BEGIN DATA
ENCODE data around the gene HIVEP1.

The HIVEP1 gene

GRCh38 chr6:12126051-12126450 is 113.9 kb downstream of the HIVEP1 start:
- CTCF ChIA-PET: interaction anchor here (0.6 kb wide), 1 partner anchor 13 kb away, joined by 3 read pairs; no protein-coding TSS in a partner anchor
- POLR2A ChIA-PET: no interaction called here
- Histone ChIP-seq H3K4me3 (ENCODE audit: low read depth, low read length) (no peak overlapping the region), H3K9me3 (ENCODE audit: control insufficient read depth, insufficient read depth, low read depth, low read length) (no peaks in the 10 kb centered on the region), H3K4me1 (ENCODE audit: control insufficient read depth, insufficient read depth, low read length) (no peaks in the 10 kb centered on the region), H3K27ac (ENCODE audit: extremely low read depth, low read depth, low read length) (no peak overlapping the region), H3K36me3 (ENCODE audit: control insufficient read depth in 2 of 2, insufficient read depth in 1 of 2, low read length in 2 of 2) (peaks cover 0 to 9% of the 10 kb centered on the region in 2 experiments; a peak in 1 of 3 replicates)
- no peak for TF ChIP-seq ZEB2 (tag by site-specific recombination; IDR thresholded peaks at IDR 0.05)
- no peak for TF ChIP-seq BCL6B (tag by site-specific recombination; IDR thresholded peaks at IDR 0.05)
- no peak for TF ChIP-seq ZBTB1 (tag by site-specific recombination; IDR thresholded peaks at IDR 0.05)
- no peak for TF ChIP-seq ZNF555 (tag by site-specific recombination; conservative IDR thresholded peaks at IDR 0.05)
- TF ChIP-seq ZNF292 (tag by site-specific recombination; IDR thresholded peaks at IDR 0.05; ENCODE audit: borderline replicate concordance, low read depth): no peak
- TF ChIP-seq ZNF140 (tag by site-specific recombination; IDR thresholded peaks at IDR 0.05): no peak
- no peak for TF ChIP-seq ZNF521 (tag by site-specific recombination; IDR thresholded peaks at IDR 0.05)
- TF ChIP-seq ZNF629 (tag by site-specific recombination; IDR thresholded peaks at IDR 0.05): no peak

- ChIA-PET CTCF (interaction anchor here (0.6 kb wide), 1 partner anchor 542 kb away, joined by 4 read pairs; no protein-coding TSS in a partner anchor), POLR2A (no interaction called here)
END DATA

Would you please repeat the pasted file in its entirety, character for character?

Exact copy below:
ENCODE data around the gene HIVEP1.

The HIVEP1 gene

GRCh38 chr6:12126051-12126450 is 113.9 kb downstream of the HIVEP1 start:
- CTCF ChIA-PET: interaction anchor here (0.6 kb wide), 1 partner anchor 13 kb away, joined by 3 read pairs; no protein-coding TSS in a partner anchor
- POLR2A ChIA-PET: no interaction called here
- Histone ChIP-seq H3K4me3 (ENCODE audit: low read depth, low read length) (no peak overlapping the region), H3K9me3 (ENCODE audit: control insufficient read depth, insufficient read depth, low read depth, low read length) (no peaks in the 10 kb centered on the region), H3K4me1 (ENCODE audit: control insufficient read depth, insufficient read depth, low read length) (no peaks in the 10 kb centered on the region), H3K27ac (ENCODE audit: extremely low read depth, low read depth, low read length) (no peak overlapping the region), H3K36me3 (ENCODE audit: control insufficient read depth in 2 of 2, insufficient read depth in 1 of 2, low read length in 2 of 2) (peaks cover 0 to 9% of the 10 kb centered on the region in 2 experiments; a peak in 1 of 3 replicates)
- no peak for TF ChIP-seq ZEB2 (tag by site-specific recombination; IDR thresholded peaks at IDR 0.05)
- no peak for TF ChIP-seq BCL6B (tag by site-specific recombination; IDR thresholded peaks at IDR 0.05)
- no peak for TF ChIP-seq ZBTB1 (tag by site-specific recombination; IDR thresholded peaks at IDR 0.05)
- no peak for TF ChIP-seq ZNF555 (tag by site-specific recombination; conservative IDR thresholded peaks at IDR 0.05)
- TF ChIP-seq ZNF292 (tag by site-specific recombination; IDR thresholded peaks at IDR 0.05; ENCODE audit: borderline replicate concordance, low read depth): no peak
- TF ChIP-seq ZNF140 (tag by site-specific recombination; IDR thresholded peaks at IDR 0.05): no peak
- no peak for TF ChIP-seq ZNF521 (tag by site-specific recombination; IDR thresholded peaks at IDR 0.05)
- TF ChIP-seq ZNF629 (tag by site-specific recombination; IDR thresholded peaks at IDR 0.05): no peak

- ChIA-PET CTCF (interaction anchor here (0.6 kb wide), 1 partner anchor 542 kb away, joined by 4 read pairs; no protein-coding TSS in a partner anchor), POLR2A (no interaction called here)